## Homework 5

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This homework is due on Mar. 2, 2020 at 12:00pm. Please submit as a PDF file on Canvas.

For this homework, recall the birth record dataset collected by John Holcomb from the North Carolina State Center for Health and Environmental Statistics. This data set contains 1409 birth records from North Carolina in 2001.

``NCbirths <- read_csv("http://wilkelab.org/classes/SDS348/data_sets/NCbirths.csv")``
``````## Parsed with column specification:
## cols(
##   Plural = col_double(),
##   Sex = col_double(),
##   MomAge = col_double(),
##   Weeks = col_double(),
##   Gained = col_double(),
##   Smoke = col_double(),
##   BirthWeightGm = col_double(),
##   Low = col_double(),
##   Premie = col_double(),
##   Marital = col_double()
## )``````
``head(NCbirths)``
``````## # A tibble: 6 x 10
##   Plural   Sex MomAge Weeks Gained Smoke BirthWeightGm   Low Premie Marital
##    <dbl> <dbl>  <dbl> <dbl>  <dbl> <dbl>         <dbl> <dbl>  <dbl>   <dbl>
## 1      1     1     32    40     38     0         3147.     0      0       0
## 2      1     2     32    37     34     0         3289.     0      0       0
## 3      1     1     27    39     12     0         3912.     0      0       0
## 4      1     1     27    39     15     0         3856.     0      0       0
## 5      1     1     25    39     32     0         3430.     0      0       0
## 6      1     1     28    43     32     0         3317.     0      0       0``````

The column contents are as follows:

• Plural: 1=single birth, 2=twins, 3=triplets.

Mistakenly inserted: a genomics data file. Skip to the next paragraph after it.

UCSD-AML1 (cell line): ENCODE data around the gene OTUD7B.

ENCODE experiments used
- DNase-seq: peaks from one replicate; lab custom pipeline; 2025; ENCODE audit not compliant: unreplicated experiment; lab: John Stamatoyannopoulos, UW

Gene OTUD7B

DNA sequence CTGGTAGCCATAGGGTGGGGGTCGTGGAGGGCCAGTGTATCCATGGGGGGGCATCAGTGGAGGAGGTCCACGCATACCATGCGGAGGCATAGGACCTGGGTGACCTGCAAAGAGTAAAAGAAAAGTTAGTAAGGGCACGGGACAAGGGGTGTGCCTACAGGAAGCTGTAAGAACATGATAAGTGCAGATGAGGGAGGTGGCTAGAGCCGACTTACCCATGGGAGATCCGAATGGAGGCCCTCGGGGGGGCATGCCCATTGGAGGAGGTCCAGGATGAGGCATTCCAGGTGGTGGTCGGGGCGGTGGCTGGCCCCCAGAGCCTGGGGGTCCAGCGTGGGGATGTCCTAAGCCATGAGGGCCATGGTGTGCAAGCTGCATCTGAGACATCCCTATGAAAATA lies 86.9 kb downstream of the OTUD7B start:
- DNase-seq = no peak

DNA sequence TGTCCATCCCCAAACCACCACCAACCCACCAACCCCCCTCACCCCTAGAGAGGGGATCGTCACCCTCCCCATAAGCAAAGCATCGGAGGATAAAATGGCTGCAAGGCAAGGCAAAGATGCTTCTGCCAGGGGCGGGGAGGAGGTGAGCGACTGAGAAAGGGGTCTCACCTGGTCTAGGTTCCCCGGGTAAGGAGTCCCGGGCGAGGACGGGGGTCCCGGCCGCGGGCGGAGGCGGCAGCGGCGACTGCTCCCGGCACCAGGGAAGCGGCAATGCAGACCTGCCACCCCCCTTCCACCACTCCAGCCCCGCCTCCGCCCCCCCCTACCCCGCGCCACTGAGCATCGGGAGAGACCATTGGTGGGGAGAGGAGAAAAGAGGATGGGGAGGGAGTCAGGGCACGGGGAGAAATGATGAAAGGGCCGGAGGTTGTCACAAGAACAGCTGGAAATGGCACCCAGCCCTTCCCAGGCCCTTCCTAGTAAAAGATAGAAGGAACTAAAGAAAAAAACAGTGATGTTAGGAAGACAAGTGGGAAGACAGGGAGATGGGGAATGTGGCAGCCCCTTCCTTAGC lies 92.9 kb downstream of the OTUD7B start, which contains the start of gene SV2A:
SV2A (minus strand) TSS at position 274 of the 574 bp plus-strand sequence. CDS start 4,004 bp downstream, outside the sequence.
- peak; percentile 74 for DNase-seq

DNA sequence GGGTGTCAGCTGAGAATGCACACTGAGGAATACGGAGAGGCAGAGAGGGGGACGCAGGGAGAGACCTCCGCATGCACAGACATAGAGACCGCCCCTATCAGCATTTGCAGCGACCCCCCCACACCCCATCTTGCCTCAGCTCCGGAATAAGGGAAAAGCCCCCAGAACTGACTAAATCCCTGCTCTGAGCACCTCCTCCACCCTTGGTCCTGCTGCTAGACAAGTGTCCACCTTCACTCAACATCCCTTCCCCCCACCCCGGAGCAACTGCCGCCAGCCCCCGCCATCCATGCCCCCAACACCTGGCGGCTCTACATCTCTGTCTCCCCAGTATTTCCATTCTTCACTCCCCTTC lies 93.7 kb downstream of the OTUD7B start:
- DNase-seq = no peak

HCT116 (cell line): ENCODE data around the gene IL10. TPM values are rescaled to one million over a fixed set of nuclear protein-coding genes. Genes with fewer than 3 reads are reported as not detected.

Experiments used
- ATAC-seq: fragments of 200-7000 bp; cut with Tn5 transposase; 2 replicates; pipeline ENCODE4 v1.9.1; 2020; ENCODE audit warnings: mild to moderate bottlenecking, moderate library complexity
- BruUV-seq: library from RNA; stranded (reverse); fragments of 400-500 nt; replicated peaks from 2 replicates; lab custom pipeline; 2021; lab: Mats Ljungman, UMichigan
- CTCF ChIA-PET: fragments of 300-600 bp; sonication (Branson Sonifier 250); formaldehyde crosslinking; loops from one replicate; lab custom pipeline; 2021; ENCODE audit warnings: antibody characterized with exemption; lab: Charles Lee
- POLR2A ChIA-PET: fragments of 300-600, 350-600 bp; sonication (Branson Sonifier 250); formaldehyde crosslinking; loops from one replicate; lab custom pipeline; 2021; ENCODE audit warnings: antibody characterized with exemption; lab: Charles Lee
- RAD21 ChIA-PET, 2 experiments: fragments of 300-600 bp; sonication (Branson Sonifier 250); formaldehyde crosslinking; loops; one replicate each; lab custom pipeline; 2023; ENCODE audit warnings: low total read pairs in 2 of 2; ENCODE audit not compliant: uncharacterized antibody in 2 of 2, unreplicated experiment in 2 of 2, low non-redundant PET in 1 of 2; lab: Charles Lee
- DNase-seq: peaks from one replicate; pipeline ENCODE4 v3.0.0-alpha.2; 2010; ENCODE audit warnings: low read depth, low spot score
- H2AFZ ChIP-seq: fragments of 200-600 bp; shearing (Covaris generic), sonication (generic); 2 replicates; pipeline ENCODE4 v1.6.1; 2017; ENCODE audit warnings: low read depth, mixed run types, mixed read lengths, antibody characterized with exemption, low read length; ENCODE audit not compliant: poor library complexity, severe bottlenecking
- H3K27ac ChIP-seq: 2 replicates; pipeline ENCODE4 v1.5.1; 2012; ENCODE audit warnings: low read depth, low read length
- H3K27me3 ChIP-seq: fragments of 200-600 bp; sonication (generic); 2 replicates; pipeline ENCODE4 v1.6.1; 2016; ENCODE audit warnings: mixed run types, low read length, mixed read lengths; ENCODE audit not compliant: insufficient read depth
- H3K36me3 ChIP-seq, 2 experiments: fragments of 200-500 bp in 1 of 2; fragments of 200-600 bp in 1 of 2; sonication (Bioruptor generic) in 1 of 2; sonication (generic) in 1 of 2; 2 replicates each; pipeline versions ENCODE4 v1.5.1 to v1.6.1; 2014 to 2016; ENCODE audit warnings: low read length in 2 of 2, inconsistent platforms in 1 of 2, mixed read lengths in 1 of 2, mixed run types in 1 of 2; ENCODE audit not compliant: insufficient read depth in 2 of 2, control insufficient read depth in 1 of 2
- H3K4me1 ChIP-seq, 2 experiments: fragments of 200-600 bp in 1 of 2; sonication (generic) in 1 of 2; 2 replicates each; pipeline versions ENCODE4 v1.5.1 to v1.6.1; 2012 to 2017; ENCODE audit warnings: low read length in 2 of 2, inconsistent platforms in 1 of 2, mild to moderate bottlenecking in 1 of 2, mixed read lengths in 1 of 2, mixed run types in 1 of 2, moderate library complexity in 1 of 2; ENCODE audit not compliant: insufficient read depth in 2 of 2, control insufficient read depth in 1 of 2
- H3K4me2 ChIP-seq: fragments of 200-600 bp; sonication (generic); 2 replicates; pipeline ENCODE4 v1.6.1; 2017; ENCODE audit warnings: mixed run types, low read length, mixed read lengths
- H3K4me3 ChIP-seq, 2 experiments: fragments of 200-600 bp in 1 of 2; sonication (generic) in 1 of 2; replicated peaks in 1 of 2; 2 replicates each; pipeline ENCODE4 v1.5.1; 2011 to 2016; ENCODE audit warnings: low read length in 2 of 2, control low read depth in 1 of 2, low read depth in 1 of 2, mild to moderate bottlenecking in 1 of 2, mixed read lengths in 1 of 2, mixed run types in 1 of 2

• Sex: Sex of the baby 1=male 2=female.
• MomAge: Motherâ€™s age (in years).
• Weeks: Completed weeks of gestation.
• Gained: Weight gained during pregnancy (in pounds).
• Smoke: Mother is a smoker: 1=yes, 0=no.
• BirthWeightGm: Birth weight in grams.
• Low: Indicator for low birth weight, 1=2500 grams or less, 0=otherwise.
• Premie: Indicator for premature birth, 1=36 weeks or sooner, 0=otherwise.
• Marital: Marital status: 0=married or 1=not married.

Problem 1 (3 pts): We are interested in assessing the relationships between the variables in the dataset `NCbirths` and the mothersâ€™ marital status, the mothersâ€™ smoking habits, and plural births. Perform a principal components analysis (PCA) on the dataset `NCbirths`. Remove the columns `Marital`, `Smoke`, and `Plural` prior to performing PCA. Create a scatterplot of PC1 vs.Â PC2. First, color each point bythe motherâ€™s marital status, then color each point by the motherâ€™s smoking habit, and then color each point by the indicator of plural births. What do you observe? Visually, and without doing any calculations, do the different types of births group together in principal-component space? Do the smokers or married mothers cluster together?

``````pca <- NCbirths %>%
select(-Marital, -Smoke, -Plural) %>%
scale() %>%
prcomp()

pca_data <- data.frame(pca\$x, NCbirths)

ggplot(pca_data, aes(x = PC1, y = PC2, color = factor(Marital))) +
geom_point() +
scale_color_manual(values = color_palette)``````

``````ggplot(pca_data, aes(x = PC1, y = PC2, color = factor(Smoke))) +
geom_point() +
scale_color_manual(values = color_palette)``````